IUU fishing is not simply the product of rogue fishermen – it is also facilitated by the action and inaction of flag states and other governmental actors. Marine vessels are regulated primarily by the nation whose flag they bear. Some states demand environmental, labor, and safety compliance  – other states -FOCs- allow almost any vessel to fly their flag for a fee. A significant amount of IUU fishing is performed by ships flying FOCs, as ship owners expect lax inspections and unenforced fishing rules. Resultant economic losses may exceed $23.5 billion annually. There are 34 national registries deemed FOCs, with approximately 10,000 vessels flagged by Panama, Liberia and the Marshall Islands.  Together, these three nations account for approximately 40% of the world’s fleet in terms of dead-weight tonnage. Lack of enforcement by these and other flag states is extremely problematic.

Although lack of enforcement by flag states absolutely deserves some of the blame–we find that a lack of resources and misaligned incentives are leading causes of the IUU phenomenon.  While poor flag states cannot be faulted for failing to deploy resources that they do not possess, many flag states are wealthy and compound fishery depletion through fleet subsidies.

International law has, unfortunately, played an enabling role in the bloating of fleets.  In 1982, the UN Convention on the Law of the Sea (UNCLOS) formalized the concept of the “Exclusive Economic Zone” (EEZ), granting coastal states sovereign rights over living marine resources within the area stretching 200 nautical miles from the coast.  Ironically, this move to allocate property rights–a classic response to combat the tragedy of the commons–backfired.  The new regime set off a race by wealthier nations to ensure that they had the capacity to harvest all the fish in their respective EEZs.  Subsidies of all types were rolled out to fuel this expansion. As politicians everywhere know, once handed out, subsidies are incredibly difficult to eliminate.  Even today, researchers estimate that the U.S. alone grants over $700 million per year in fishing subsidies.  Now, with crashing fish stocks, we are left with far too many boats chasing far too few fish.  Some of these boats inevitably pivot to IUU fishing.

Coastal states also have failed in their responsibility to protect fisheries. Here too, part of the problem lies with international law.  International law generally assigns coastal states the primary responsibility to manage and conserve fisheries within their EEZs. So far, so good.  Here’s the rub: International law simultaneously incentivizes coastal states to set catch limits at unsustainable levels.  Under UNCLOS and related agreements, coastal states lacking the capacity to harvest their total allowable catch (TAC) are required to allow fishing by vessels from other states (in return for a fee, of course).  Thus, poorer nations desperate for resources have a very strong incentive to set the TAC high and sell the excess rights to foreign fleets.  The dire situation off the coast of West Africa is largely a product of this phenomenon, combined with rampant IUU fishing.  Notably, these states lack even minimal enforcement resources.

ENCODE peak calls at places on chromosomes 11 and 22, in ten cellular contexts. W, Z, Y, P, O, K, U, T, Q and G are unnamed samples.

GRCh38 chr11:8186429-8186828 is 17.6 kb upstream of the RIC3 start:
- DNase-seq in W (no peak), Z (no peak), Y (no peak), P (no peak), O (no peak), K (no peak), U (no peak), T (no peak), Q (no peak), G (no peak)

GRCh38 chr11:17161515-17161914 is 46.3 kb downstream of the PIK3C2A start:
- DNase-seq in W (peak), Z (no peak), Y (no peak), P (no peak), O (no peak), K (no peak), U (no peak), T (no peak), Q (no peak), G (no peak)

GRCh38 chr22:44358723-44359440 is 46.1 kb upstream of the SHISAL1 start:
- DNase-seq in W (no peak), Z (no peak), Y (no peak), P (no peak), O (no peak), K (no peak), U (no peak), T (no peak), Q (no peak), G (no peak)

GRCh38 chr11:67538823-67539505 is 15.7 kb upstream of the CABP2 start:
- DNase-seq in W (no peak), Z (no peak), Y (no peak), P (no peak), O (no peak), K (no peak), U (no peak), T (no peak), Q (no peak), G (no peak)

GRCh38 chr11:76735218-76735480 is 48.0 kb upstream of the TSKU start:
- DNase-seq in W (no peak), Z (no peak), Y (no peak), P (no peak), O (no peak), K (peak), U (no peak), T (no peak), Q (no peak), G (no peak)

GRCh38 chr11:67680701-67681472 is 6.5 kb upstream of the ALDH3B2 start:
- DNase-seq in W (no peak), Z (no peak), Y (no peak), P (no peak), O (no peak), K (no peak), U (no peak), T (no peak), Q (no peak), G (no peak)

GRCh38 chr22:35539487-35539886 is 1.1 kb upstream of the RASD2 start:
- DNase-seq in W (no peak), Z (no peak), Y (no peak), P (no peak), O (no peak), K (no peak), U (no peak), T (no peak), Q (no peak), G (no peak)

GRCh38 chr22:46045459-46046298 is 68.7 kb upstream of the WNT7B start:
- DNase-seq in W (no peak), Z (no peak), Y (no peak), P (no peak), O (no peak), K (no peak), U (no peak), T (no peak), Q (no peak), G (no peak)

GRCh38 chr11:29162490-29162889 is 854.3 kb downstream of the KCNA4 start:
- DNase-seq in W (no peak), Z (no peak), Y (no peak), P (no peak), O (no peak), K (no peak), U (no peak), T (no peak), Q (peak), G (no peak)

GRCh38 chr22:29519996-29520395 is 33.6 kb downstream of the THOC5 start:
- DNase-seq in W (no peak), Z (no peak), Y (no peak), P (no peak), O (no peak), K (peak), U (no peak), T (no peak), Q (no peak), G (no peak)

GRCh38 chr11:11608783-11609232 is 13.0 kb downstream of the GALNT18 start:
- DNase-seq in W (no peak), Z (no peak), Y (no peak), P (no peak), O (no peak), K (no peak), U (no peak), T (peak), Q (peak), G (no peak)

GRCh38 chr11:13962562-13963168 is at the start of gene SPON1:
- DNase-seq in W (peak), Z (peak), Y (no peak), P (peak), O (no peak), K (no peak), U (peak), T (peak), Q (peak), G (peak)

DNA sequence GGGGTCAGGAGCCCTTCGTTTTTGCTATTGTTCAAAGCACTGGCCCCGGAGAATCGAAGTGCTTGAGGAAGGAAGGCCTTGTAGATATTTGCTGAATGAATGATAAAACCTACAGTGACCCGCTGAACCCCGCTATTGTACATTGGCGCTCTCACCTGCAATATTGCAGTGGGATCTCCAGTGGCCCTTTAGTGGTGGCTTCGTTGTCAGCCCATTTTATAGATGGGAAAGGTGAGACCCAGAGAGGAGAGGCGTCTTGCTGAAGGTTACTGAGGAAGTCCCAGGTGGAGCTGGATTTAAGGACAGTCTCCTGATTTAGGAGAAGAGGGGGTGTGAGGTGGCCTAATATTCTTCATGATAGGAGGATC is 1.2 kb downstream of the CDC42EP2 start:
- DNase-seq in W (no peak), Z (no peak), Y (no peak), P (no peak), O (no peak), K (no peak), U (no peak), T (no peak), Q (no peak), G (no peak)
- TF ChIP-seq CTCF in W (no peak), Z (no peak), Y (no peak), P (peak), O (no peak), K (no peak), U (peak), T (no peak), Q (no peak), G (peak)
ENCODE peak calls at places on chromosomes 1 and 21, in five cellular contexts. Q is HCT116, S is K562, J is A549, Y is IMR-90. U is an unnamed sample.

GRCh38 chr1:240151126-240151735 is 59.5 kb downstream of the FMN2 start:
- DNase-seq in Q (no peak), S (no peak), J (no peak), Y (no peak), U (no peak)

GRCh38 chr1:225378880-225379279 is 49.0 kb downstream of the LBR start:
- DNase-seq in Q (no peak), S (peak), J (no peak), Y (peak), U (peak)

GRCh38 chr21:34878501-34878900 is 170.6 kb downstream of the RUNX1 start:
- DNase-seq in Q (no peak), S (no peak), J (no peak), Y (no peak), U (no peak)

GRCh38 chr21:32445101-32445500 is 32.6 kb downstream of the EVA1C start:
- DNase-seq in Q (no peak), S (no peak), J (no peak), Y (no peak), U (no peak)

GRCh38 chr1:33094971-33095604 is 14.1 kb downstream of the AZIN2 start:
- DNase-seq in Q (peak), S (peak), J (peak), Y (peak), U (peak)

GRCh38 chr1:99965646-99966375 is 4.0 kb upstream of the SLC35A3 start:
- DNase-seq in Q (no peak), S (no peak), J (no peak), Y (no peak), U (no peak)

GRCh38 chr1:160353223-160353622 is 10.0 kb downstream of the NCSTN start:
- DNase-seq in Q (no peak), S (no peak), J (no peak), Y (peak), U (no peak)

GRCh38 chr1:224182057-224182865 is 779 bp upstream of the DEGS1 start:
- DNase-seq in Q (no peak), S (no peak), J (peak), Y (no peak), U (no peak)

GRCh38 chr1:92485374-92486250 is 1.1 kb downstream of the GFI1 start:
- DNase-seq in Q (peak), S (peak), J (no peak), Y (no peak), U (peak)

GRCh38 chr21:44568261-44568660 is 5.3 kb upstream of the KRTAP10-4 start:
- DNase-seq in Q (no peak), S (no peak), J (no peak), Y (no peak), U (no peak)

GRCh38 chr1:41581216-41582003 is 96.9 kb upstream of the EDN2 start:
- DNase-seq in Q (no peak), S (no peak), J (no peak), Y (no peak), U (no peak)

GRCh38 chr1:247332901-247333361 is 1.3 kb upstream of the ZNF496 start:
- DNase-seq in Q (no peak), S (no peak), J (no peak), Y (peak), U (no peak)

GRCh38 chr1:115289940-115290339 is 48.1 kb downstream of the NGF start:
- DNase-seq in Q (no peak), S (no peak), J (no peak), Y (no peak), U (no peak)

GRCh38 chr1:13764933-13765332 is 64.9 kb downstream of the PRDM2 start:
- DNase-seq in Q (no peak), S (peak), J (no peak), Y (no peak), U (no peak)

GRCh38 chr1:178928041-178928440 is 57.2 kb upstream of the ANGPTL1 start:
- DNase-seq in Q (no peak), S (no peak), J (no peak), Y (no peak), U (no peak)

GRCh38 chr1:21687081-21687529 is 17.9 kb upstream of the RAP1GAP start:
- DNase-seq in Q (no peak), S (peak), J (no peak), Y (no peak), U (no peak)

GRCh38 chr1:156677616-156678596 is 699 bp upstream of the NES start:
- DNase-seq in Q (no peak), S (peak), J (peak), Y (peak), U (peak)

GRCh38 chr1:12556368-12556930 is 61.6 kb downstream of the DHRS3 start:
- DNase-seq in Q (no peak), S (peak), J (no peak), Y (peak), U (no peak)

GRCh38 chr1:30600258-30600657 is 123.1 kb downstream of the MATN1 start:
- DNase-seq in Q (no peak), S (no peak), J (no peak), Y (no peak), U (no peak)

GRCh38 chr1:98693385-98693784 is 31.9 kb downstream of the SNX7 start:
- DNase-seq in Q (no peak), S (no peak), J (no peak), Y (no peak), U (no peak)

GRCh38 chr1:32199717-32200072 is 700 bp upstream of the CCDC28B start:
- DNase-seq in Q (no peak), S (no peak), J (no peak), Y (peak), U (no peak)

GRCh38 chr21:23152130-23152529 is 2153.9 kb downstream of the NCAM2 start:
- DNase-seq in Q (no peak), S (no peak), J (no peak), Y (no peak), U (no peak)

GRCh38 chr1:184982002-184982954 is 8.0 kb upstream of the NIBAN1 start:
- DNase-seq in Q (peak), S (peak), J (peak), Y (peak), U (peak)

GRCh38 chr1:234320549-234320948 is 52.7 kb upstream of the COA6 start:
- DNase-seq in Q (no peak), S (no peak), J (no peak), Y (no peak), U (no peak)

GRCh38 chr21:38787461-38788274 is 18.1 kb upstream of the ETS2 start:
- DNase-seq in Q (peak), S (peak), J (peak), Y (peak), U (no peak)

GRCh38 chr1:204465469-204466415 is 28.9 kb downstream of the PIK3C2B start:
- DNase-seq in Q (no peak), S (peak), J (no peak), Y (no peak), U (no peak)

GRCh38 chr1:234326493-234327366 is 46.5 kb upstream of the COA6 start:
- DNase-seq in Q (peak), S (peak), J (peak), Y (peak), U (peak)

To combat IUU fishing and fisheries crime (and pick up the slack for unable or unwilling authorities), citizens have taken to the seas. A prime example is the Sea Shepherd Conservation Society. In early 2015, Sea Shepherd tracked a toothfish poacher for 110 days, covering 10,000 nautical miles, before the poaching crew apparently scuttled their ship in an attempt to destroy the evidence. Sea Shepherd was able to recover poached fish and other evidence before the vessel sank, leading to historic convictions in São Tomé and Príncipe. This is an outstanding outcome with a disturbing truth: enforcement of rules is so weak that the action of a citizen group has been the only effective check on IUU fishing.

Fisheries crime – as distinguished from simply IUU fishing operations – can also take a harrowing toll on humanity. The human trafficking element of fisheries crime exploits desperate migrants. Lured by false promises, poor migrants become slaves, forced to engage in IUU fishing for years on end. Enslaved children are beaten and shackled; the sick are thrown overboard. Escape is virtually impossible.

Policy and legal reforms are needed to provide constructive incentives to combat IUU fishing and fisheries crime. The legal status quo provides some incentives, but those incentives are stacked against conservation and, without immediate reform, will result in the decimation of a multitude of species and further collapse of marine ecosystems.  To address this, SSL is launching a program to map out the options and propose solutions.  Stay tuned for updates.  We are in this one for the long haul . . . .

To help support our effort to combat IUU fishing and fisheries crime, please consider a tax-deductible donation.

Sea Shepherd Legal Co-Sponsoring 2015 Latin American Prosecutors Congress in Panama

Sea Shepherd Legal (SSL) is delighted to announce that, together with the United Nations Environment Programme, it is co-sponsoring this year’s annual Congress for the Red Latinoamericana de los Ministerios Públicos Ambientales (Latin American Environmental Prosecutors’ Network, or the RED).

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The RED is a cross-border collaborative of prosecutors fighting environmental crimes throughout Latin America.  The annual Congress is an opportunity for these prosecutors to share initiatives and ideas for enforcement and improvement of environmental laws.  SSL is honored to participate in this year’s RED Congress.  While there, we will present details about SSL’s work, and what role SSL can play in a concerted regulatory effort to protect marine wildlife and ecosystems within the region.  As part of this initiative, SSL is also working with the RED to form a subcommittee of prosecutors interested in focusing efforts on marine wildlife crimes and the protection of marine environments.